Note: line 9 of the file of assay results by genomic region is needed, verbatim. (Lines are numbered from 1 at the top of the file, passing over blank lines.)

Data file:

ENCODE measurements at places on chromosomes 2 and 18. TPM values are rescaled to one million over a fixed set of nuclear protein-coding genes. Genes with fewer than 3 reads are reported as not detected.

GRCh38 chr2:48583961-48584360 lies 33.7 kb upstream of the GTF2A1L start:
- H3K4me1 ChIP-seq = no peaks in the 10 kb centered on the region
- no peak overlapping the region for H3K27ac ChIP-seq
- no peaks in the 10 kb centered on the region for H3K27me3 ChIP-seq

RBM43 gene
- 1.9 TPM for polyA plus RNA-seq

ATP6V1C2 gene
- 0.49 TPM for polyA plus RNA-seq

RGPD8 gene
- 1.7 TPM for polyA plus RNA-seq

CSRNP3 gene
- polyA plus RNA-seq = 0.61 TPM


- 0.49 TPM for polyA plus RNA-seq